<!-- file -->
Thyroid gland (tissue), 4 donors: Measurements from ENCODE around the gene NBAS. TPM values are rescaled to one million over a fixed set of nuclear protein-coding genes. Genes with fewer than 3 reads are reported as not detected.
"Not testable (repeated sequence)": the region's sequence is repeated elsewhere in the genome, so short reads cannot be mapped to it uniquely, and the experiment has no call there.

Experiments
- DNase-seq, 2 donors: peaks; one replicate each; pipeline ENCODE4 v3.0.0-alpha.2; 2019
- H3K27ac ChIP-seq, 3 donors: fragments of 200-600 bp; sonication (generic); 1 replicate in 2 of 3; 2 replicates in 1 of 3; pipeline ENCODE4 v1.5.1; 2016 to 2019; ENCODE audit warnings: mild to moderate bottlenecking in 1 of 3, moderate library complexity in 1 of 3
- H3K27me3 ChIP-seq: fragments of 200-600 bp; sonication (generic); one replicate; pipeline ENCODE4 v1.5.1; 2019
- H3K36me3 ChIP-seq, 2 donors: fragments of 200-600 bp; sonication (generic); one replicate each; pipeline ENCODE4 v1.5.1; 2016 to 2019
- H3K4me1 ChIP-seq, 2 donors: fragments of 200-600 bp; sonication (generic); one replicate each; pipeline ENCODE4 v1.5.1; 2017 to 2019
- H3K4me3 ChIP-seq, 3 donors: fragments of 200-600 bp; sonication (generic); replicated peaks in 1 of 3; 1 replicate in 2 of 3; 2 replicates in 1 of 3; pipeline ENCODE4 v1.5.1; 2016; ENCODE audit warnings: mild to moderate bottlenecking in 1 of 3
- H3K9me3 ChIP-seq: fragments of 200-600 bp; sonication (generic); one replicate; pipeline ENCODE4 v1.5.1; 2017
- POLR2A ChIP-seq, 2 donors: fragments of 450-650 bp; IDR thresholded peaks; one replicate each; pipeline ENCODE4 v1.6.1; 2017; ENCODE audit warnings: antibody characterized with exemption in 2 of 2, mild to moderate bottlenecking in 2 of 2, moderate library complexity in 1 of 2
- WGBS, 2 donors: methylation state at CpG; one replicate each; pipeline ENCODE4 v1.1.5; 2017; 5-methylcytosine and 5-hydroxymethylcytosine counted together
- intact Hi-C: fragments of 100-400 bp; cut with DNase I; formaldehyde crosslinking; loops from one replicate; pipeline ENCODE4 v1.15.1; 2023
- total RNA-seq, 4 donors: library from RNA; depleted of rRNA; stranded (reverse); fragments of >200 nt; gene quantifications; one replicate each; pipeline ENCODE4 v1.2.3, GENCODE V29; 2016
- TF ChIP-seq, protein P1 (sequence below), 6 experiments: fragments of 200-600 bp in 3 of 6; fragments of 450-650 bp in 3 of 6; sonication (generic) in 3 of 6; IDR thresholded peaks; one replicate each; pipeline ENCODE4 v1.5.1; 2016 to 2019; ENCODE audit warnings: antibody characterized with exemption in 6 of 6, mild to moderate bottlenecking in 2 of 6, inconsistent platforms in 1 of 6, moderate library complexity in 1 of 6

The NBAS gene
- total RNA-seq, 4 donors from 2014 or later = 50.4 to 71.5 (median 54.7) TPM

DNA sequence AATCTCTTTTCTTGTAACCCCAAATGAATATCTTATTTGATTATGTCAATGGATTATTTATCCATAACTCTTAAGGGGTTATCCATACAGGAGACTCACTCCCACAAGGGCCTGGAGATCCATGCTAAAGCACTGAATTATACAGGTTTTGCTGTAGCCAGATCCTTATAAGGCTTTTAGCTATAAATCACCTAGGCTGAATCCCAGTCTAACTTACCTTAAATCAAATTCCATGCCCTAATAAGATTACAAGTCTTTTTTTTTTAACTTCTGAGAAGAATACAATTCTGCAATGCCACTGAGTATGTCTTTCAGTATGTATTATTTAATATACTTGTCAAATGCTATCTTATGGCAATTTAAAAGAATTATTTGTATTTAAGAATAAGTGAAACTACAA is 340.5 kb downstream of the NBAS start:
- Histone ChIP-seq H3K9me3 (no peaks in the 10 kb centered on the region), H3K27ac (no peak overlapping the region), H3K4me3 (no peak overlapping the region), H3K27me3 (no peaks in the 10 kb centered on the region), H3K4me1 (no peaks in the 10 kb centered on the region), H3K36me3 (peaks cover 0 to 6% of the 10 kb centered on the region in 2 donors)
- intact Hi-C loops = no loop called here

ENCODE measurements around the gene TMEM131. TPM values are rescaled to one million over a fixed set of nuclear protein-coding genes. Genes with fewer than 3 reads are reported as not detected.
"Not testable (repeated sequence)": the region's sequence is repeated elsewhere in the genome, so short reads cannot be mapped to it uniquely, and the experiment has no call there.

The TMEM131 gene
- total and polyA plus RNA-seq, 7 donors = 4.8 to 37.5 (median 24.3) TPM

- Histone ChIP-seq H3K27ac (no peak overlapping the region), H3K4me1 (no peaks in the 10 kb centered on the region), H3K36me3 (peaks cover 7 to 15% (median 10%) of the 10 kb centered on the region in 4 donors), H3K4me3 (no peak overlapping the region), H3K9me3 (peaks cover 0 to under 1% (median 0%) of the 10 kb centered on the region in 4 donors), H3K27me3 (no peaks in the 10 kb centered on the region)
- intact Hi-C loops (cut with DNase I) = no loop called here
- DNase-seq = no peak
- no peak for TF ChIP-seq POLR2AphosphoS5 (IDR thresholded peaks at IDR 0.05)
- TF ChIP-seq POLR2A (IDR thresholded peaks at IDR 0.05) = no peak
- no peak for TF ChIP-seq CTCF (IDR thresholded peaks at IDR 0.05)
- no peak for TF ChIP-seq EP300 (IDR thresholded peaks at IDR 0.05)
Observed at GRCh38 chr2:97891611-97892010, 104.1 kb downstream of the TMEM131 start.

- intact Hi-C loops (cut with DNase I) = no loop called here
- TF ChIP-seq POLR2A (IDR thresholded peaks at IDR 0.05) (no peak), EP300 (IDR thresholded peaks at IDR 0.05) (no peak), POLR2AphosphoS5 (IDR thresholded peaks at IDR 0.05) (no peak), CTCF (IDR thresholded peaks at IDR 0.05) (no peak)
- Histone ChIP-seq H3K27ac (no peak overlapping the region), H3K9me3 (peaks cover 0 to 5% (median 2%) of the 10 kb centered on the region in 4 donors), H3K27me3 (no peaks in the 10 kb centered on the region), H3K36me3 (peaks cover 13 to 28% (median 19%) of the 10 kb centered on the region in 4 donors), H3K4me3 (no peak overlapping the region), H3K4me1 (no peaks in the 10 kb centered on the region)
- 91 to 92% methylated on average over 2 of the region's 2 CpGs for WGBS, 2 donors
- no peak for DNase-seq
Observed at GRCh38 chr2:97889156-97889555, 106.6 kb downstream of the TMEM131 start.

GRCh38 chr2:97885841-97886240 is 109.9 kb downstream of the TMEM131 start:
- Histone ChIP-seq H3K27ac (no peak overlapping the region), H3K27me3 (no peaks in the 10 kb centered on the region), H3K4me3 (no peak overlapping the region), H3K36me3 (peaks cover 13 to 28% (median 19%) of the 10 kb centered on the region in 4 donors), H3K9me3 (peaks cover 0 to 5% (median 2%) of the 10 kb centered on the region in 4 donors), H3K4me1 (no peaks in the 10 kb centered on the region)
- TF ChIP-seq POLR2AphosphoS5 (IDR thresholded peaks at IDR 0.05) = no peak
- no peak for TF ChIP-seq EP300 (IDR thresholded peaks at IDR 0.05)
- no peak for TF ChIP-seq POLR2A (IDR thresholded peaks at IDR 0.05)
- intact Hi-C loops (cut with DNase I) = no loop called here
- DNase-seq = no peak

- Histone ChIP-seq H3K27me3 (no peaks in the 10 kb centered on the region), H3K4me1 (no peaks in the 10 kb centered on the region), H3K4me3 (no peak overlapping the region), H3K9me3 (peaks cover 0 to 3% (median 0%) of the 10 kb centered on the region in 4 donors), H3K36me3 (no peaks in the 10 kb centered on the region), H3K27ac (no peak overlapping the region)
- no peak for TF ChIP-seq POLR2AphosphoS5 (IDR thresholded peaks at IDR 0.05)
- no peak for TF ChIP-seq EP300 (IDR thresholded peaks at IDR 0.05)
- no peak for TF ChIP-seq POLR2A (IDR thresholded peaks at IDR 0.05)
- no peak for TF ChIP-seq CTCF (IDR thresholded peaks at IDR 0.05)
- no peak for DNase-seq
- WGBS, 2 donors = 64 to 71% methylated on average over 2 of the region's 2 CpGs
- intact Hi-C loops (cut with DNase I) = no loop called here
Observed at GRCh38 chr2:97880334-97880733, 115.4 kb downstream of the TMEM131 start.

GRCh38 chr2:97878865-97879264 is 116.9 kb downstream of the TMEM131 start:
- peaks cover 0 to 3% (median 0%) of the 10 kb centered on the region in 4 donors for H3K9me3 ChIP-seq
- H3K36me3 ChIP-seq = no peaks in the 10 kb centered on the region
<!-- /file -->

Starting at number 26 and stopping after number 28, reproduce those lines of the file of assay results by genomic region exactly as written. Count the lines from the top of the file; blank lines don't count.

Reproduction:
- intact Hi-C loops (cut with DNase I) = no loop called here
- DNase-seq = no peak
- no peak for TF ChIP-seq POLR2AphosphoS5 (IDR thresholded peaks at IDR 0.05)